In 1951, "Segundo" was modernized and converted to a Fleet Snorkel submarine at the San Francisco Naval Shipyard. She returned to her home port and resumed operations until 15 August 1952 when she again joined the 7th Fleet off Korea. That deployment period ended on 16 February 1953.

1953 – 1970

For the next 16 years, "Segundo" operated out of her home port and along the west coast. From 1953 through 1969, she was deployed to the western Pacific every year except 1956, 1957, 1961, and 1963.

In July 1970, a Survey Board found "Segundo" unfit for further Naval service. The submarine was decommissioned 1 August, and struck from the Navy list on 8 August 1970 and sunk as a target by USS|Salmon|SSR-573|3.

"Segundo" received four battle stars for World War II service and one for the Korean War.

References

*DANFS|http://hazegray.org/danfs/submar/ss398.txt

External links

*navsource|08/08398|Segundo


Wikimedia Foundation. 2010.

Look at other dictionaries:

  • USS Razorback (SS-394) — USS Razorback (SS 394), a Balao class submarine, was the only ship of the United States Navy to be named for the razorback, a species of whale ( Balaenoptera physalus ) found in the far southern reaches of the Pacific Ocean. Recently, the state… …   Wikipedia

  • USS Whale (SS-239) — USS Whale (SS 239), a Gato class submarine, was the first ship of the United States Navy to be named for the whale, an extremely large, aquatic mammal that is fishlike in form. Her keel was laid down on 28 June 1941 by the Mare Island Naval… …   Wikipedia

  • USS Sperry (AS-12) — was a Fulton class submarine tender in the United States Navy. She was named for Elmer Sperry. Sperry was laid down on 1 February 1941 at the Mare Island Navy Yard, Vallejo, California; launched on 17 December 1941, just 10 days after the… …   Wikipedia

  • USS Sea Cat (SS-399) — USS Sea Cat (SS/AGSS 399), a Balao class submarine, was a ship of the United States Navy named for a shortened form of sea catfish, a marine fish of little food value found off the southeastern coast of the United States. Sea Cat was laid down on …   Wikipedia

  • USS Trepang (SS-412) — The first USS Trepang (SS/AGSS 412) was a Balao class submarine in the United States Navy. She was named for the trepang, a marine animal sometimes called a sea slug or a sea cucumber , having a long, tough, muscular body and found in the coral… …   Wikipedia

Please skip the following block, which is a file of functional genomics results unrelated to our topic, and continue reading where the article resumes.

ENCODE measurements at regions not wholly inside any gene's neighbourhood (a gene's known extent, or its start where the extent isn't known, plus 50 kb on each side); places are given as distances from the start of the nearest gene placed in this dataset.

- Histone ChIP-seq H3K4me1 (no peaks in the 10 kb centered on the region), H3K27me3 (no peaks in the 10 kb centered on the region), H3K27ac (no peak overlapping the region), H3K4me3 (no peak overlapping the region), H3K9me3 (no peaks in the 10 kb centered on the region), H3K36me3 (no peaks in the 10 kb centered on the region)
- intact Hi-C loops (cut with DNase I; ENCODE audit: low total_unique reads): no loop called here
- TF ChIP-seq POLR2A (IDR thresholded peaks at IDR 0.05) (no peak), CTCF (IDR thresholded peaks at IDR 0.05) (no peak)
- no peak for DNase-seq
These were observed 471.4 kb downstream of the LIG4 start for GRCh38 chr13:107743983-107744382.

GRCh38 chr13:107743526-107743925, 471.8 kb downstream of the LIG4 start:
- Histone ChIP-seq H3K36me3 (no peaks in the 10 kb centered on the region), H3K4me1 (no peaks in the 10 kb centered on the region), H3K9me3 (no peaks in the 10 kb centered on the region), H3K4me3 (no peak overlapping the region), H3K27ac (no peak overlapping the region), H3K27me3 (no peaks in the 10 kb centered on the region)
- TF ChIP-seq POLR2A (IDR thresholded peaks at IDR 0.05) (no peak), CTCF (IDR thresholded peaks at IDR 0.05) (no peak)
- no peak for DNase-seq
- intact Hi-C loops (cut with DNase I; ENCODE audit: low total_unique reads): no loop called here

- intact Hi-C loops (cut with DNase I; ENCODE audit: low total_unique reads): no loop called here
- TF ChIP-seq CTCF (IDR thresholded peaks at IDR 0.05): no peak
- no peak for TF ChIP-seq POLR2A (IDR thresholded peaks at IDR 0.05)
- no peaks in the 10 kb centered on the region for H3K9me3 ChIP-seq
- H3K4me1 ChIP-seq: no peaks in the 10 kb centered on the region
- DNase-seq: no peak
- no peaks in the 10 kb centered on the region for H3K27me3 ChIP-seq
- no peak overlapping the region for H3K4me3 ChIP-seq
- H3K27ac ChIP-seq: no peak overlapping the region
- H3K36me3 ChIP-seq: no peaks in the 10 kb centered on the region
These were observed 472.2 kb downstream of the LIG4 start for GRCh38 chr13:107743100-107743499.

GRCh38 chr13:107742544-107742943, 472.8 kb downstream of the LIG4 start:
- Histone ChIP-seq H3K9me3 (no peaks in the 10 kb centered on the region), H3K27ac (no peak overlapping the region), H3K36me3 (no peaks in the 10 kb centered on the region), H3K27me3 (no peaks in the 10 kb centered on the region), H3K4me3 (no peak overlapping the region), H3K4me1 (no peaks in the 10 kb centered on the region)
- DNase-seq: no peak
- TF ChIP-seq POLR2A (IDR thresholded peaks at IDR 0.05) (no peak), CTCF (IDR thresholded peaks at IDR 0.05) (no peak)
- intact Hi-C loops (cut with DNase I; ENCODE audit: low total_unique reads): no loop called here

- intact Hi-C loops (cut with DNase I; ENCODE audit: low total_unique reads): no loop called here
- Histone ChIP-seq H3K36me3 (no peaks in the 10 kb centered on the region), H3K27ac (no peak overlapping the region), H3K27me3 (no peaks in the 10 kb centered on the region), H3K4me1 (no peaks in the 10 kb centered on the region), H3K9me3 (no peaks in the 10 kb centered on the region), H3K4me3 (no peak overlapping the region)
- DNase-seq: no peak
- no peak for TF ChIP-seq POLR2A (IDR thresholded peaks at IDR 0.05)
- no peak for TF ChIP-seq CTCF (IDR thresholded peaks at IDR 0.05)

• USS Nevada (BB-36) — Para otros buques con el mismo nombre, véase USS Nevada. Esta página o sección está siendo traducida del idioma inglés a partir del artículo USS Nevada (BB 36), razón por la cual puede haber lagunas de contenidos, errores sintácticos o… …   Wikipedia Español

  • Liste der U-Boote der United States Navy — Schiffe der United States Navy A B C D E F …   Deutsch Wikipedia

  • Submarinos la Armada de los Estados Unidos — Anexo:Submarinos la Armada de los Estados Unidos Saltar a navegación, búsqueda Plantilla:Listas Esta es una lista de submarinos de la Armada de los Estados Unidos, ordenados según el número de casco y el nombre. Por número de casco USS Alligator… …   Wikipedia Español

  • Anexo:Submarinos de la Armada de Estados Unidos — Esta es una lista de submarinos de la Armada de los Estados Unidos, ordenados según el número de casco y el nombre. Por número de casco USS Alligator (SSK 1) Barracuda (SSK 2) Bass …   Wikipedia Español

  • List of World War II topics (U) — # U 571 (film) # U A # U boat Front Clasp # U boat War Badge # U Boote westwärts # U Man # U.S. British Staff Conference (ABC 1) # U.S. 20th Air Base Group # U.S. 5th Interceptor Command # U.S. Army Forces Far East # U.S. Army Forces in the… …   Wikipedia

Share the article and excerpts

Direct link
Do a right-click on the link above
and select “Copy Link”

We are using cookies for the best presentation of our site. Continuing to use this site, you agree with this.